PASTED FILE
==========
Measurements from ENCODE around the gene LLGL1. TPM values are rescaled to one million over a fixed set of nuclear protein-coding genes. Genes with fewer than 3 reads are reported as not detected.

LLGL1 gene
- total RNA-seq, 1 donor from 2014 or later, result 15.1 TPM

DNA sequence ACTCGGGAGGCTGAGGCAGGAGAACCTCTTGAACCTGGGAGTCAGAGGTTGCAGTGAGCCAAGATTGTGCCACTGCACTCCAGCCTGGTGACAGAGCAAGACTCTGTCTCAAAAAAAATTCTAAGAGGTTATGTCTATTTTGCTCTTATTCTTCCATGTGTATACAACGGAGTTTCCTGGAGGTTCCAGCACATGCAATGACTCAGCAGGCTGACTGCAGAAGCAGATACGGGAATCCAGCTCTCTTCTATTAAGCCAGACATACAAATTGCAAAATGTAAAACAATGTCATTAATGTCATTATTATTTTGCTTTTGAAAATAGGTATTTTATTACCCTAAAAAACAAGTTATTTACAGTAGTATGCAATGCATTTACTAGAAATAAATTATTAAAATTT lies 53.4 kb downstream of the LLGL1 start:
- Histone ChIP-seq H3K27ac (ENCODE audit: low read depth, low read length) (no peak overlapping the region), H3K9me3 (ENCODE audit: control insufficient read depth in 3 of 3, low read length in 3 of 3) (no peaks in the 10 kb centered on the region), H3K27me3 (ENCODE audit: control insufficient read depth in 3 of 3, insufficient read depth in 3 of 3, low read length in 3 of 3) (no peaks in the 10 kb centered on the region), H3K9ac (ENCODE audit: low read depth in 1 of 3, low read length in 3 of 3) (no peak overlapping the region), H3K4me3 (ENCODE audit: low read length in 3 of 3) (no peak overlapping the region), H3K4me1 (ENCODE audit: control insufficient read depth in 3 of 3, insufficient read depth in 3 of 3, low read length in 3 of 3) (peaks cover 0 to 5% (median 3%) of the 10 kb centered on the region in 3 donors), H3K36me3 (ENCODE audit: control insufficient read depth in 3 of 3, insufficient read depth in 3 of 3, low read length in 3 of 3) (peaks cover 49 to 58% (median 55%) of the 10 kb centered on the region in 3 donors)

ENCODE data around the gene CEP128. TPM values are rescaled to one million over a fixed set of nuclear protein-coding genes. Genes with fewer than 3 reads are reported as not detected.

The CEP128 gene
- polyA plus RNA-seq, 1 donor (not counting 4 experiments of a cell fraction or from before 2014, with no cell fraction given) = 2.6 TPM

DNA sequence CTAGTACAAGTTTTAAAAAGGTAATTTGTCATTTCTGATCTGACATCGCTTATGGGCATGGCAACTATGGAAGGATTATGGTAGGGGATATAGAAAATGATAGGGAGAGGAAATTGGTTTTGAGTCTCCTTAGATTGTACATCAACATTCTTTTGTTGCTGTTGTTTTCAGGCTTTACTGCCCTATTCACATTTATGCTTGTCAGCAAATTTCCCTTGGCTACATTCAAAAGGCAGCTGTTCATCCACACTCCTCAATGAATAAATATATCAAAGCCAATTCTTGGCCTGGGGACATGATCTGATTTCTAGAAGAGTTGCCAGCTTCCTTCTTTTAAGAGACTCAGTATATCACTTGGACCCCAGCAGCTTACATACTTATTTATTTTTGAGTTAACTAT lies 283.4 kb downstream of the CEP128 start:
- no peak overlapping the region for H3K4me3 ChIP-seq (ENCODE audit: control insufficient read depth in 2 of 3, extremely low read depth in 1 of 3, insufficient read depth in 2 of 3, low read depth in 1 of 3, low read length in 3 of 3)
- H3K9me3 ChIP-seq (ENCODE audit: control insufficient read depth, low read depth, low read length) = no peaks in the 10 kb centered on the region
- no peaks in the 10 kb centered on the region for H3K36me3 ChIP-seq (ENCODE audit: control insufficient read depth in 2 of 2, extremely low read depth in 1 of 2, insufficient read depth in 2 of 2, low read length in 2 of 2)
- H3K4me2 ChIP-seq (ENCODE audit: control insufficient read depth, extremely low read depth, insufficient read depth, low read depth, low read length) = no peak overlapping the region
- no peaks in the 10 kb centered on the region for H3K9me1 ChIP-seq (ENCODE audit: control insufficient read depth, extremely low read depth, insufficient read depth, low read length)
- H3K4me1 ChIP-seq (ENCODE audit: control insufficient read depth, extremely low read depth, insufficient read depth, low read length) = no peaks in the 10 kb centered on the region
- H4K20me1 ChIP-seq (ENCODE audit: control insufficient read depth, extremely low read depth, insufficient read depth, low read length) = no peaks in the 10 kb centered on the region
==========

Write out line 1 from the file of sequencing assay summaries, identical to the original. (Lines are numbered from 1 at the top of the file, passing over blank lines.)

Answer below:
Measurements from ENCODE around the gene LLGL1. TPM values are rescaled to one million over a fixed set of nuclear protein-coding genes. Genes with fewer than 3 reads are reported as not detected.